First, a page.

Back in the mid-1990s, the London Borough of Camden was the stomping ground of Britpop. This marked the move of indie guitar music from the preserve of lonely, skinny white boys from Northern English towns to a slightly more diverse, though arguably more privileged, selection of participants, notably a sprinkling of female fronted groups, including Elastica, Echobelly, Lush and tonight’s Sleeper.
Suddenly indie stopped being shorthand for being signed to an independent label, and become code for a particular brand of catchy guitar pop. Indie kids switched from crying into their beer to drinking it. By the time that the Euros came to London in 1996, and Blair was elected in 1997, Britpop fever was in full lager-swilling swing.
Returning to indie home turf, (‘this song was written in Kentish Town, just down the road from here,’ said Louise Wener in introduction to one number), there was no popstar attitude from Sleeper. As Louise posed for the cameras, wished a fan happy birthday and applauded the audience, this was a band who were just happy to be on stage and slightly overwhelmed by the positive response from the crowd.
While the heaving masses were predominantly the indie crowd of old, with some digging out the old zip-up tops and Converse one-star sneakers, there was a sizable contingency young enough to be their children who no doubt joined the party on the strength of 2019’s The Modern Age album. For most, this was the first post-lockdown gig and they were ready to sing, shout and applaud. The dancing took a while to get going but once Twisted kicked in, it was game on.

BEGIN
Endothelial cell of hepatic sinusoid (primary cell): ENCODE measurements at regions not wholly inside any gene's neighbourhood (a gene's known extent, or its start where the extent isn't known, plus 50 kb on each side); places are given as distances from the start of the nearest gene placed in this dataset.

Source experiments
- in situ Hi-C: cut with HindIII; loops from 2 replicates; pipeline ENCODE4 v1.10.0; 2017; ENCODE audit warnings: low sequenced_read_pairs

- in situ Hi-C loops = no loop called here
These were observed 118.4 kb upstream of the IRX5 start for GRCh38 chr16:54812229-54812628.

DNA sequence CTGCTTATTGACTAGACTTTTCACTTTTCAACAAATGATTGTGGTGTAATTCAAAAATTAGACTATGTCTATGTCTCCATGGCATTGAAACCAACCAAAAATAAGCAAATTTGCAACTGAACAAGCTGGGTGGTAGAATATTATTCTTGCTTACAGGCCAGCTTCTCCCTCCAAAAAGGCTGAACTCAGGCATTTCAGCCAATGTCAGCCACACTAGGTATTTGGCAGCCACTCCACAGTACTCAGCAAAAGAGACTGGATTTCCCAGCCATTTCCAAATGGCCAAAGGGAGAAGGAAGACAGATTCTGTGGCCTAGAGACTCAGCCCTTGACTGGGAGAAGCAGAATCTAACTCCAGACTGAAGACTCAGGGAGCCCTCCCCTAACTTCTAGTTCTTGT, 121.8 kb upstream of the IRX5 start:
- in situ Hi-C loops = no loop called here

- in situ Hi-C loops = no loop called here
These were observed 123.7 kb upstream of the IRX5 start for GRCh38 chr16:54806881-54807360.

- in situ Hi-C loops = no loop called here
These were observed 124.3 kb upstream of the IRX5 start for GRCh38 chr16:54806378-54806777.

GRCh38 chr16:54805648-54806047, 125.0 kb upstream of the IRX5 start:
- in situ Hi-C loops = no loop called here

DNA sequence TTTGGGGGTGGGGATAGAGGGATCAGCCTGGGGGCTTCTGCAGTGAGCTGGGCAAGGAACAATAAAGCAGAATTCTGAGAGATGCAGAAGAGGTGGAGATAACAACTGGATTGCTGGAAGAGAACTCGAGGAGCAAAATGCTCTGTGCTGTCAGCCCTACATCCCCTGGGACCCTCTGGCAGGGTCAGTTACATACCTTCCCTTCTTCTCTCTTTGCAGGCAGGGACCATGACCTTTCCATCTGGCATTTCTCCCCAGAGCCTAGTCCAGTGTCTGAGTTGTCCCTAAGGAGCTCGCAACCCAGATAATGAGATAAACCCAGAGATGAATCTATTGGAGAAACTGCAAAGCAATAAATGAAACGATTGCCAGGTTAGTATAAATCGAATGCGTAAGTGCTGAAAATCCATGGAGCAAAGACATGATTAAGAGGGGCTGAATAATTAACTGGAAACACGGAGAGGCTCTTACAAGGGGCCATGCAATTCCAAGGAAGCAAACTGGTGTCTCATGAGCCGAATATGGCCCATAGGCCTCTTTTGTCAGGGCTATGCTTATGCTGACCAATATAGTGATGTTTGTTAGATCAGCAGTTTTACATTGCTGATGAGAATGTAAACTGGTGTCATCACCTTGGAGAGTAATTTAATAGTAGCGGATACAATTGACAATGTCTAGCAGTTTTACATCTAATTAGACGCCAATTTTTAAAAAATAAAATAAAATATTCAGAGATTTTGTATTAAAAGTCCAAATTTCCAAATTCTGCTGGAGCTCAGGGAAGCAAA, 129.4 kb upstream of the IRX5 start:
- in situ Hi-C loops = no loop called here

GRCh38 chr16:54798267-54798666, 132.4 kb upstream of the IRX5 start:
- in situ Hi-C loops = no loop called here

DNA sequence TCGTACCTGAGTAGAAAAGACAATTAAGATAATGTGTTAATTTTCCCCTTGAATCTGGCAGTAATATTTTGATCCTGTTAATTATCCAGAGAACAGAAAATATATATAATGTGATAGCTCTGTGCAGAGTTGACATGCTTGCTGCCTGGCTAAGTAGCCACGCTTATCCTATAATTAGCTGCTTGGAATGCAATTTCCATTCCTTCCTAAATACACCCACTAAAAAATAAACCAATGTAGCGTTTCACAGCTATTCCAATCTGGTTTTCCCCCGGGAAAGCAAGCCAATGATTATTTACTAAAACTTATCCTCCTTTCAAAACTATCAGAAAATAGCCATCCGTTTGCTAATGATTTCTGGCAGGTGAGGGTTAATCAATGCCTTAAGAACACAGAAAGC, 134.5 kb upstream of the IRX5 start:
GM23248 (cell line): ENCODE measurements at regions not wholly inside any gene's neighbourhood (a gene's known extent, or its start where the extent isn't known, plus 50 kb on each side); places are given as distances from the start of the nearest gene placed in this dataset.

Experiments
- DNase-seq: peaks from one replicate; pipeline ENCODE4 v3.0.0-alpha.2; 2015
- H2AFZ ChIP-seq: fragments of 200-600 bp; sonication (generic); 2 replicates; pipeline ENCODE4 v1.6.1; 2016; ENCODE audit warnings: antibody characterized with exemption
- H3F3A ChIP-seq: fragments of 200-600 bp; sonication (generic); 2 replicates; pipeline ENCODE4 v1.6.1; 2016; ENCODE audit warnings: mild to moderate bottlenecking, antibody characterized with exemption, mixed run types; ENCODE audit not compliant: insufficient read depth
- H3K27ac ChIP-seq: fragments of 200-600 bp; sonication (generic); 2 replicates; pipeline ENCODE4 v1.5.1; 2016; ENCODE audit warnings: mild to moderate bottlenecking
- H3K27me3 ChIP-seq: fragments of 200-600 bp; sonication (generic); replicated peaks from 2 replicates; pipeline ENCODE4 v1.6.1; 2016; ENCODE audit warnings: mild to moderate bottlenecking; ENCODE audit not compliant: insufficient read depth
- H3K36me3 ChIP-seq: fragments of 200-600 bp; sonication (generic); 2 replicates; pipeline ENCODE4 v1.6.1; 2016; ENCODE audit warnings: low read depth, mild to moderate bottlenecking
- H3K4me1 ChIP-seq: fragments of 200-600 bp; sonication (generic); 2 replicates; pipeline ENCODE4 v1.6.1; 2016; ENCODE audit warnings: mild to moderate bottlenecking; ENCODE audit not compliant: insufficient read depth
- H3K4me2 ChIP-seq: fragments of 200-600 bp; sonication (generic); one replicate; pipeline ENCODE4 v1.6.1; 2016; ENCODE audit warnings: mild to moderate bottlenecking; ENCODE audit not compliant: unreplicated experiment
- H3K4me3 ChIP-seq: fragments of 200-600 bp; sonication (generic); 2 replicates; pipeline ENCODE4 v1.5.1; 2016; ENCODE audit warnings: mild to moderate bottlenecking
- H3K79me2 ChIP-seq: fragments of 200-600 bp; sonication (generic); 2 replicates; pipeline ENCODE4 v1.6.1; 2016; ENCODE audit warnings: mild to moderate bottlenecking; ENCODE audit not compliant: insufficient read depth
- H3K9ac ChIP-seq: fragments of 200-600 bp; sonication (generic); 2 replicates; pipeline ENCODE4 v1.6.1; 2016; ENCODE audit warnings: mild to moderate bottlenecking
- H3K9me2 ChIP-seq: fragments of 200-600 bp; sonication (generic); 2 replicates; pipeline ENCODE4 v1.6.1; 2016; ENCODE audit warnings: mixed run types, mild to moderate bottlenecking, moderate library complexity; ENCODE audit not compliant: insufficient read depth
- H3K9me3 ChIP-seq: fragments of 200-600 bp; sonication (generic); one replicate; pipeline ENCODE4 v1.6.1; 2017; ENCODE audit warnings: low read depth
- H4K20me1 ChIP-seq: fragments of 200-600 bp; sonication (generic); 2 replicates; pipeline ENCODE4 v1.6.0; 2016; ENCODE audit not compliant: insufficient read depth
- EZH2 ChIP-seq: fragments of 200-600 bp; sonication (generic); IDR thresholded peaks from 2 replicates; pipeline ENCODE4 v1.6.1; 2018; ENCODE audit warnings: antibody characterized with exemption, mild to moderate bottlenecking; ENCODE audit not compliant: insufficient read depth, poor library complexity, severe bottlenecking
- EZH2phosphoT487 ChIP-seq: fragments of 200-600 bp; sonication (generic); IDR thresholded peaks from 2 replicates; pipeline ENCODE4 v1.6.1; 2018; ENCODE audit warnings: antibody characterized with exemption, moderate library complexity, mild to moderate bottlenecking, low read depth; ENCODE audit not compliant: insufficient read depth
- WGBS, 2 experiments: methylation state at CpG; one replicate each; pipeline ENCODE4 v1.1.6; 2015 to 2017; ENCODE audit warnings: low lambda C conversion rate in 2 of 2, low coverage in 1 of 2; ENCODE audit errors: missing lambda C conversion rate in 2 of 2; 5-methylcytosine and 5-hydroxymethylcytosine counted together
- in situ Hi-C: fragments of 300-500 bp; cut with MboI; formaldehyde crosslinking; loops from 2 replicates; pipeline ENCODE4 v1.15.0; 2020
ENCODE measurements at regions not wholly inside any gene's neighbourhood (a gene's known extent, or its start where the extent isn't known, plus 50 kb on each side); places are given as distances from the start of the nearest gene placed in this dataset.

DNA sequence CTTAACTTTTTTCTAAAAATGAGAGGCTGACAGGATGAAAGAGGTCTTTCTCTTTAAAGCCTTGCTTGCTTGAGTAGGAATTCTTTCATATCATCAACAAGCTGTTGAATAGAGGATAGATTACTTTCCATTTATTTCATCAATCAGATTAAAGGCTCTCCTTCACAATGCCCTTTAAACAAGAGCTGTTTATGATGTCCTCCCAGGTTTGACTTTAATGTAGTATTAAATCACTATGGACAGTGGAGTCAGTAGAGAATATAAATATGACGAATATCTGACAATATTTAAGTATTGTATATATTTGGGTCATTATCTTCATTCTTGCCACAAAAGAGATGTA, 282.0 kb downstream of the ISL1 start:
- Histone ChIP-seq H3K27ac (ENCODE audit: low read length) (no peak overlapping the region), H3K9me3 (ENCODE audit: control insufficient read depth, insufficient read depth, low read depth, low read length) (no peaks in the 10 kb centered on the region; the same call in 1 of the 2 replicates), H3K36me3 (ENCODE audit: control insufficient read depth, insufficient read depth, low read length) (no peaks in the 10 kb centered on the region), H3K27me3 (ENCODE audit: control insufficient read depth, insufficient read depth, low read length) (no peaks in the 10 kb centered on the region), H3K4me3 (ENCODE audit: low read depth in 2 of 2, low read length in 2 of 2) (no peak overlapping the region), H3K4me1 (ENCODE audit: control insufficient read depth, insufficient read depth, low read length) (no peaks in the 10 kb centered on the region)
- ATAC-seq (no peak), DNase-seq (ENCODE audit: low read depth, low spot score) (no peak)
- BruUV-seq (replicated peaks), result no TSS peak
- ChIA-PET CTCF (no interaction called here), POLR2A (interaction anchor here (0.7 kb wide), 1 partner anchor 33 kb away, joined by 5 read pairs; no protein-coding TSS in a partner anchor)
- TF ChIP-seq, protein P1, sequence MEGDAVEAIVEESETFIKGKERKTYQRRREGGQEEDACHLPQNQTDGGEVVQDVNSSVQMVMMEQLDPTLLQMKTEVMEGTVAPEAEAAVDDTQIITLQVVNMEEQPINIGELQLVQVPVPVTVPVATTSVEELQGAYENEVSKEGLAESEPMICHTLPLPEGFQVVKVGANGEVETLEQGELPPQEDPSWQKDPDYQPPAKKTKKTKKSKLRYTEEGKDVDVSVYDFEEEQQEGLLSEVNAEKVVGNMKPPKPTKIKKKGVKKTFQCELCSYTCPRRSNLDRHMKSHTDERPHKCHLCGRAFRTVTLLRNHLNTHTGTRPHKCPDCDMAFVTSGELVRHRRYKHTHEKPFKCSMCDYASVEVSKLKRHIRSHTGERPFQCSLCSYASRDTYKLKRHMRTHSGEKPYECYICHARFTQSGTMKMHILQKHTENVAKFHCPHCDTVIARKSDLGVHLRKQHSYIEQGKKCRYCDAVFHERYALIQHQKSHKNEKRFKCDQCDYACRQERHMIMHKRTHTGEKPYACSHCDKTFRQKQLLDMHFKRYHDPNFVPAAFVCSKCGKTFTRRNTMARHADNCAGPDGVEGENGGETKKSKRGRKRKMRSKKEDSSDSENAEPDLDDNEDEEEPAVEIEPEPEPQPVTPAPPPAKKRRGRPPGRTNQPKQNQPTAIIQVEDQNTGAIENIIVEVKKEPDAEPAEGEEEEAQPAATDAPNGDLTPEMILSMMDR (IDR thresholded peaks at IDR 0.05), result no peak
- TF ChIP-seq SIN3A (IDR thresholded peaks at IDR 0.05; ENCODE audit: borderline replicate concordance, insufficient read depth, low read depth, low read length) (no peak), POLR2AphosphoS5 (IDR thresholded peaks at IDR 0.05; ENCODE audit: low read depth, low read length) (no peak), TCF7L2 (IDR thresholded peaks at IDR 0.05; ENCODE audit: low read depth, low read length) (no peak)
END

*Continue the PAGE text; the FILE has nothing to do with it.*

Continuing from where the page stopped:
The first part of the set consisting of debut album, Smart in full running order. The one downside was that the two standout tracks, Inbetweener and Delicious, were dispatched far too early. Following a quick break, they played some later hits, mainly from The It Girl, with the set culminating in Blondie cover Atomic, recorded for the Trainspotting soundtrack, curiously mashed-up with Joy Division’s Love Will Tear Us Apart, followed by Sale of the Century. By the end, the crowd were euphoric, with the prolonged applause as the band linked arms for a collective bow. Alas, there was no time for an encore as they had to make way for The Bluetones, but nobody could complain after an hour and a half. Louise’s voice was as strong, solid and delicately nuanced as ever, with as much energy as a quarter of a century ago. Indeed, it appeared as if time had barely touched her at all.
Sadly, world troubles have remained constant too. Prior to Poor Flying Man, Louise commented that this song about a refugee on a plane desperate to leave their home country had particular resonance given current events in Afghanistan. There were also the inevitable Covid references, with the band obviously rapturous about finally getting to play a tour that had been postponed twice.
As far as The Bluetones went, Expecting to Fly was always a pleasant jangly album with some lovely chord changes, but the issue was that the vocals never quite matched up to the music.
At the time of its release, one couldn’t help wondering how magnificent some of the songs would have been with a stronger vocal, male or female. Unfortunately time hadn’t changed this and Mark Morris’s pipes remained quite weak and whiney.
Never mind, they were drowned out by the crowd singing along, making it more of a mass karaoke session than a gig, and the faithful most certainly enjoyed it nonetheless.
SLEEPER + THE BLUETONES PLAYED THE O2 FORUM, KENTISH TOWN, LONDON, SATURDAY 28 AUGUST 2021
Words Copyright – 1st 3 Magazine
Live Images Copyright – 1st 3 Magazine
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